Adventures in Resin Printing

I have a 3D printer that I’ve been building for several years now – For a while I was working on it quite regularly and making all kinds of progress, but at a certain point family obligations started to demand more of my time and so for a period of about 3 years I didn’t work on the machine at all. I was meaning to get back to it for a while but then the COVID-19 pandemic hit, and for a while I couldn’t go to the makerspace where I store and work on the project at all. Between the frustrations I faced in the project, my inability to go work on it, and a general frustration in the modeling hobby and a desire to become a productive modeler again, I decided to buy a 3D printer that I could use to print models now, and which could complement the other printer later.
After a fair bit of deliberation I decided on a low-cost resin printer. The great thing about resin printers (even low-cost ones) is that they can produce very smooth and finely-detailed prints. I figured that once my other printer (the typical plastic-extruded-through-a-hot-nozzle FDM type) was done a resin printer would still be useful for common needs like hands, as most mecha kits’ included hands are garbage. I figured I could take the hands from my Zaku Kai model, which I created in Blender back in 2007 or so, and have a good starting point for a first print.
Unfortunately, I made those hands back in 2007 or so. They were terrible. I had to start over. It took me a while but I finally got the new hands to a state where I felt ready to print them.

I really underestimated at first the work that would be needed to make the hands in the Blender model look good. The existing hands really were among the earliest things I made in Blender, and frankly, they were terrible.

The new effort worked directly from the reference art as a starting point and achieved a much more natural-looking expression early on as a result. The work went through a number of iterations as I tried to fit the reference art better, make it fit the Zaku better, and make it function better when posed using the armature. Finally I had something I felt was ready for printing – it really felt great to finally set up the machine and get it going. Though the first few attempts to print the hand completely failed because the supports weren’t strong enough. Over a few iterations I got better at setting up the print with strong enough supports to get successful prints.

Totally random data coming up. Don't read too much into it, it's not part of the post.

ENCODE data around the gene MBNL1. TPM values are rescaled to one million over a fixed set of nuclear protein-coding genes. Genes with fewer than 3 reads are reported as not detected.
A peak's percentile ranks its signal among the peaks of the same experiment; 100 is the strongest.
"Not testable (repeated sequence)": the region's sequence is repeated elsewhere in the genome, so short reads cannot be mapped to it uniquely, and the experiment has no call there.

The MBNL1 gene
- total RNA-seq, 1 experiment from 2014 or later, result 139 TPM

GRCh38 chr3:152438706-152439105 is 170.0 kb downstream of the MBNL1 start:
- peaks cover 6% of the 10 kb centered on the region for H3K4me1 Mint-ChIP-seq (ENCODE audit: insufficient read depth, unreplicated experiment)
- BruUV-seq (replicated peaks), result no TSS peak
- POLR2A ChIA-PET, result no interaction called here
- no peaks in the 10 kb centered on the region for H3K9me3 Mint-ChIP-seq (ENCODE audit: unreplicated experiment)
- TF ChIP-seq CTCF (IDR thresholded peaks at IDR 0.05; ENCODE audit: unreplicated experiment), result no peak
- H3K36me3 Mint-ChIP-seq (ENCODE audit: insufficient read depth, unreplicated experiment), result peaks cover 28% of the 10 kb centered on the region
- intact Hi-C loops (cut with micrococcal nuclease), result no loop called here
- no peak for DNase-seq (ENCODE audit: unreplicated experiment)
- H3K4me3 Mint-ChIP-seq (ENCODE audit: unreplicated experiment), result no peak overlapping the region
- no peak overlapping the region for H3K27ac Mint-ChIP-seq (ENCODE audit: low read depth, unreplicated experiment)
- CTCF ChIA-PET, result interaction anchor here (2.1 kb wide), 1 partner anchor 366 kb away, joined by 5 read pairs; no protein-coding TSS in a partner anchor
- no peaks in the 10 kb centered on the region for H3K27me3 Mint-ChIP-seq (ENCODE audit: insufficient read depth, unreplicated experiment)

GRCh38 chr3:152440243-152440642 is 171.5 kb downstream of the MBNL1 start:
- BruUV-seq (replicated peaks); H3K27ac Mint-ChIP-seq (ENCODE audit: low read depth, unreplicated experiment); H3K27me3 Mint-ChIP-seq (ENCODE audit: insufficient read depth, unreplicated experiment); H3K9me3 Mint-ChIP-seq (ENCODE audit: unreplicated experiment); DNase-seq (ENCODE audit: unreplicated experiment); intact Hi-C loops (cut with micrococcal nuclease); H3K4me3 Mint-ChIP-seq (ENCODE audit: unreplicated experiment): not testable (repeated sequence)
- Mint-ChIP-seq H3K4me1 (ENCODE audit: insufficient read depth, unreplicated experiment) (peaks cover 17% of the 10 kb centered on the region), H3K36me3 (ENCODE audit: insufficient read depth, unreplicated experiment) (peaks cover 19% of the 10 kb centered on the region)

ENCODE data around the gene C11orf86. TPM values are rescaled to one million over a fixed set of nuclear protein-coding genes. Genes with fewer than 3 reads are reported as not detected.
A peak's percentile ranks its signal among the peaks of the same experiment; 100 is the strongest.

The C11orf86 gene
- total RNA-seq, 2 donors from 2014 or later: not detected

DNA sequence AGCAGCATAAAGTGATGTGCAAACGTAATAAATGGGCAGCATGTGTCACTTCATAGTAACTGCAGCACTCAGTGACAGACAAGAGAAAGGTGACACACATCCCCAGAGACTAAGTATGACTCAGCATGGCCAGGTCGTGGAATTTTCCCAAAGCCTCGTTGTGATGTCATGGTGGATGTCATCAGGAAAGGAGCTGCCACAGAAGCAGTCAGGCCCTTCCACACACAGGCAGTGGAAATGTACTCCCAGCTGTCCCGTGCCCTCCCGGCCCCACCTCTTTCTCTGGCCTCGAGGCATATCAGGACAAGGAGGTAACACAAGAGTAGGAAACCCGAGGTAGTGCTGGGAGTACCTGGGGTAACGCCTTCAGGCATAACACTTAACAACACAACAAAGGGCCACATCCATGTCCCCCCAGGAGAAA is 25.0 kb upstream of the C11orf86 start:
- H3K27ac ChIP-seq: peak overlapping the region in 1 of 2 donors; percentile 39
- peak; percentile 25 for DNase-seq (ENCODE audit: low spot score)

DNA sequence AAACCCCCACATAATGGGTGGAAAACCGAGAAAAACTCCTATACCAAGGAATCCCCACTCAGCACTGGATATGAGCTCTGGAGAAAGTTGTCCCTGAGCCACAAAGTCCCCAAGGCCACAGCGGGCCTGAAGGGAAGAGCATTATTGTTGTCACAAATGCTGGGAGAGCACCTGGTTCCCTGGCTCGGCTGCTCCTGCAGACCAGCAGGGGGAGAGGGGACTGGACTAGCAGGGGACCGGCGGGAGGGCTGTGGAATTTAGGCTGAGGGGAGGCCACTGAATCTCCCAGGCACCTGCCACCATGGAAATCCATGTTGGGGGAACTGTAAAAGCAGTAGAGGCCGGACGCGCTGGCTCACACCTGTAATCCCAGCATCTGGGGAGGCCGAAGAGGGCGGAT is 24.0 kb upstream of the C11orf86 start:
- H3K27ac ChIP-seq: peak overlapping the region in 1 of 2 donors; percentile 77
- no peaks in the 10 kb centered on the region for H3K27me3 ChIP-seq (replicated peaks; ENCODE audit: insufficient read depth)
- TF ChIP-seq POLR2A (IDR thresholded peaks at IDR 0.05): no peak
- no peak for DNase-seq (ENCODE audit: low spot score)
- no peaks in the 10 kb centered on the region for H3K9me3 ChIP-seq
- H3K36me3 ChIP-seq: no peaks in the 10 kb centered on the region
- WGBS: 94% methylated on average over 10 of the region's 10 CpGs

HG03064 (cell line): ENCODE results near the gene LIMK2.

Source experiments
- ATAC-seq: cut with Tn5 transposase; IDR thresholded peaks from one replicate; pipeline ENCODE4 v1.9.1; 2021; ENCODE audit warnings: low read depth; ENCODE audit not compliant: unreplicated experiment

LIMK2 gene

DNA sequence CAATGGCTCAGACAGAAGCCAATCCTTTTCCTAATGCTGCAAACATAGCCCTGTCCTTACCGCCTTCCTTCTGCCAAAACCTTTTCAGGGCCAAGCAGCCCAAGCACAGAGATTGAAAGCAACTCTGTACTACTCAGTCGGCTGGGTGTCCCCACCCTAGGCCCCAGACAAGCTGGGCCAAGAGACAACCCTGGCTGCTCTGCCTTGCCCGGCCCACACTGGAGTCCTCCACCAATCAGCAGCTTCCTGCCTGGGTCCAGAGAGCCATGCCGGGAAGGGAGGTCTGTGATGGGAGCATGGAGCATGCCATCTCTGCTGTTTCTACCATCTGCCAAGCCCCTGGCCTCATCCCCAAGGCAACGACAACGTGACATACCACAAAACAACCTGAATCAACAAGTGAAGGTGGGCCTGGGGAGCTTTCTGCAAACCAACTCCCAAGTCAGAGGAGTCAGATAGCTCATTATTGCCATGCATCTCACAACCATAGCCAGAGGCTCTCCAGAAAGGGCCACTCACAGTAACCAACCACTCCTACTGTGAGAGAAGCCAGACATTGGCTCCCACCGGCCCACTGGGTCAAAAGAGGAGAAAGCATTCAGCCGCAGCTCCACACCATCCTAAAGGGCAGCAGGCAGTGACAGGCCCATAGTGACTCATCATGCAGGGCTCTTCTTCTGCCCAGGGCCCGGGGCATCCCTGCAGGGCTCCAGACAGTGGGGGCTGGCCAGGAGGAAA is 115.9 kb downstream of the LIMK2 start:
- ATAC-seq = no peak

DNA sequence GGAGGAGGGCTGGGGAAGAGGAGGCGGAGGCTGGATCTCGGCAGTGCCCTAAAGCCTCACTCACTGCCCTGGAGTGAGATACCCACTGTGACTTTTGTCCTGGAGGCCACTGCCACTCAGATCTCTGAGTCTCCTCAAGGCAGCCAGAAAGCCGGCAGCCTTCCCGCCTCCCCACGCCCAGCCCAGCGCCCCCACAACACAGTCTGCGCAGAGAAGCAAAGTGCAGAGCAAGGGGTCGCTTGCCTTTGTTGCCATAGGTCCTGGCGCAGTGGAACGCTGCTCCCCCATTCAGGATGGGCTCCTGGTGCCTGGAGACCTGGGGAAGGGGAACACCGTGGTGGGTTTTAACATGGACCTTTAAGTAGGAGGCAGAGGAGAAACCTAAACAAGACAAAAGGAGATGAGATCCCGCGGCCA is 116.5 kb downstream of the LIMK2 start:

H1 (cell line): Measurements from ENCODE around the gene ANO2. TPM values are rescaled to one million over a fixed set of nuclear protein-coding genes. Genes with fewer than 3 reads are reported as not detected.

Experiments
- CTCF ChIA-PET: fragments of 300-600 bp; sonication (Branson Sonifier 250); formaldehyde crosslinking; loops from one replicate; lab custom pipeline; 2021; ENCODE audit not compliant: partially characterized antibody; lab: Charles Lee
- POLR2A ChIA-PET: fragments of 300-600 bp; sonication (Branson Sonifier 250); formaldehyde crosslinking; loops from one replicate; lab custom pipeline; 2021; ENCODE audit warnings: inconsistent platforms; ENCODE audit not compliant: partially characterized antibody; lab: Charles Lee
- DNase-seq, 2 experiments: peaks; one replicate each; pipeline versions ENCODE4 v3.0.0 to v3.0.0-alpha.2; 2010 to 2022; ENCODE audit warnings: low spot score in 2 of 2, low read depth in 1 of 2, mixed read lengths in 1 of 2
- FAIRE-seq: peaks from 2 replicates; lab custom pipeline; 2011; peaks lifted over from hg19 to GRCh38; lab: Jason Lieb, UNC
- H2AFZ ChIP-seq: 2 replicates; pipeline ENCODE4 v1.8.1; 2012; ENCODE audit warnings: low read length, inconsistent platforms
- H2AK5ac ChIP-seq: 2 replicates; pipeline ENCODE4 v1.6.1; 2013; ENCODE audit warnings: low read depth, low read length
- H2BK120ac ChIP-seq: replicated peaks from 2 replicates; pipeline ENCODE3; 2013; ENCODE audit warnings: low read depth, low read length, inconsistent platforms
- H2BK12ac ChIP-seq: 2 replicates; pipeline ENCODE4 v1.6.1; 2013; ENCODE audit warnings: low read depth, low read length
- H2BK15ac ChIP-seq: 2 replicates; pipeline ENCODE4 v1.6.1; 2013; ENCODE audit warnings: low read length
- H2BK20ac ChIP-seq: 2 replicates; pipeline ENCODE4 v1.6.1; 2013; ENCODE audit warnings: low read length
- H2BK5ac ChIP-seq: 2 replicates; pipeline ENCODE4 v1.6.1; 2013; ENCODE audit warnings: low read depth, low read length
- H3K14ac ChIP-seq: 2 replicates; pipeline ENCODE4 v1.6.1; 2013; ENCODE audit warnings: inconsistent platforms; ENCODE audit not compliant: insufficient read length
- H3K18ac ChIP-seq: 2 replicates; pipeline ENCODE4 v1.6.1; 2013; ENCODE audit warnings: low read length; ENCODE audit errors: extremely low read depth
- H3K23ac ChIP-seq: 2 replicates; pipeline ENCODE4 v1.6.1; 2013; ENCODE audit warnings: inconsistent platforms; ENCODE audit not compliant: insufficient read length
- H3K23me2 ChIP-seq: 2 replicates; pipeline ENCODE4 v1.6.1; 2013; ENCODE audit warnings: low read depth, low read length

Then, having gotten a few successful prints of the hand, I thought, why not print more parts? So I went as far as printing the whole left arm of the Zaku in 1:60 scale.

Ultimately my goal isn’t to give up on traditional model-making methods – but achieving the kind of results I want has always been very time-consuming and it’s harder for me to dedicate that time to model-making these days. I’d like 3D printing to help me achieve those same results more quickly. Both the Zaku Kai Blender model and the new hand model are available in my Git repository. The models in the “CG_Models” repository are provided under the Creative Commons “Attribution-ShareAlike” license. This means you can use the models pretty much however you like, as long as you properly acknowledge my role in creating the model, and if you modify my work, you should share the modifications under the same terms. Both models are provided in the Blender format which was used to author them – while this isn’t the most convenient for 3D printing, it does make it easy to do things like change the pose before printing.

1 Comment(s)

  1. That arm looks so nice, excellent work… is it articulated too?

    attemborough | 2021-12-04 | Reply

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